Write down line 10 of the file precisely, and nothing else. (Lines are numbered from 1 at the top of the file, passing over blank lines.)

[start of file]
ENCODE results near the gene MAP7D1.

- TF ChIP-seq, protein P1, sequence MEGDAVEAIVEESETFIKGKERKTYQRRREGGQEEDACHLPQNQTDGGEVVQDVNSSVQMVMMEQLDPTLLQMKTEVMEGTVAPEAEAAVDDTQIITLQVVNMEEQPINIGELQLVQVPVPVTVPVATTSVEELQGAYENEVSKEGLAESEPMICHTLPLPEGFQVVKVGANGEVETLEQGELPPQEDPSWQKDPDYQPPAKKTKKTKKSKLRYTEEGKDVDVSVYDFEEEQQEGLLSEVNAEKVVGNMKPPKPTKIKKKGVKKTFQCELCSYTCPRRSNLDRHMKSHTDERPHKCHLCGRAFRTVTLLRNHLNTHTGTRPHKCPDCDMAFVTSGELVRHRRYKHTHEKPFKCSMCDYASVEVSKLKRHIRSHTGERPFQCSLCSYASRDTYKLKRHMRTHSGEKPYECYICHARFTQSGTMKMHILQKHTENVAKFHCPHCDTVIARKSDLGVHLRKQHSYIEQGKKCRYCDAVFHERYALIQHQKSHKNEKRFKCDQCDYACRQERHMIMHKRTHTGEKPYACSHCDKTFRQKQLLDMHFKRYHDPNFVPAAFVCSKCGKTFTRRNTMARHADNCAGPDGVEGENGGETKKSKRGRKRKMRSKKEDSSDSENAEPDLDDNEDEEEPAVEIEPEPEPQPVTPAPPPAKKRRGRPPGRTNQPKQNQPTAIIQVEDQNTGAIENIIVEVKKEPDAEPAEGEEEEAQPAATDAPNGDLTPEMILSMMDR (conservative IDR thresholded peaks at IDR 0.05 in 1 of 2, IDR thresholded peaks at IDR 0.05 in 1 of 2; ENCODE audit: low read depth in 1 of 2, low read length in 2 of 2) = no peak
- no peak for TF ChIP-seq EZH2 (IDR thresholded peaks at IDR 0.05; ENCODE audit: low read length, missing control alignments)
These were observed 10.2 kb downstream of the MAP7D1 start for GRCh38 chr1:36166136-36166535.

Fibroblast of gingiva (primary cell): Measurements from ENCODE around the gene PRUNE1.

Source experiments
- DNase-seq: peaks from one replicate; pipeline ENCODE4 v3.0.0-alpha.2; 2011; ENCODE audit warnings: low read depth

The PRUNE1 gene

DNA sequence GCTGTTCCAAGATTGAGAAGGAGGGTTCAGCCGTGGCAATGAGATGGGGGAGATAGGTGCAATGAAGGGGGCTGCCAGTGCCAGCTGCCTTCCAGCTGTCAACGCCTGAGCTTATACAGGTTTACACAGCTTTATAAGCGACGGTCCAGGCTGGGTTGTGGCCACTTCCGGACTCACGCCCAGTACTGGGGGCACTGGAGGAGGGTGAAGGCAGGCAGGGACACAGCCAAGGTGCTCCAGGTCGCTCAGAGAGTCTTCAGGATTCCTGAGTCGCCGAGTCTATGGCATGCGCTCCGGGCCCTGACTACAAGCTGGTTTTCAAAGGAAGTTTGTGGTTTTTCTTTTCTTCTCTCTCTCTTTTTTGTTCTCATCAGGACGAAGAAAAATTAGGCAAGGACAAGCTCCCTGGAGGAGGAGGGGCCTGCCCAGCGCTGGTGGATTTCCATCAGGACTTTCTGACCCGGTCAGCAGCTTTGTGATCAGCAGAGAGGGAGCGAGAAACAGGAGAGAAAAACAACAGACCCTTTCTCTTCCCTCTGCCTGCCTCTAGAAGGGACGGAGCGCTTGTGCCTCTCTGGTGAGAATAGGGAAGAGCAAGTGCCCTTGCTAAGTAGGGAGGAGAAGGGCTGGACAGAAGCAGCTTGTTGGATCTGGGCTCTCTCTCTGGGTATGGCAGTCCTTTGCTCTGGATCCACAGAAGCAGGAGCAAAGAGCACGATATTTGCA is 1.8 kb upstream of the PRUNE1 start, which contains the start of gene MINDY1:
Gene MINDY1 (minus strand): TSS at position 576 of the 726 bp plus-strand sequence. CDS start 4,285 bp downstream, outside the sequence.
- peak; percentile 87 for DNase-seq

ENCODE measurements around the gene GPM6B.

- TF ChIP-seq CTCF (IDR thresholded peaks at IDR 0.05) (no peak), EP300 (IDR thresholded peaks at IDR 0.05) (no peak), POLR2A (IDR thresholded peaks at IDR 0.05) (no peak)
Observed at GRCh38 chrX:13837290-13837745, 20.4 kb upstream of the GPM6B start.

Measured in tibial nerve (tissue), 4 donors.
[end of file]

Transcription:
Gene MINDY1 (minus strand): TSS at position 576 of the 726 bp plus-strand sequence. CDS start 4,285 bp downstream, outside the sequence.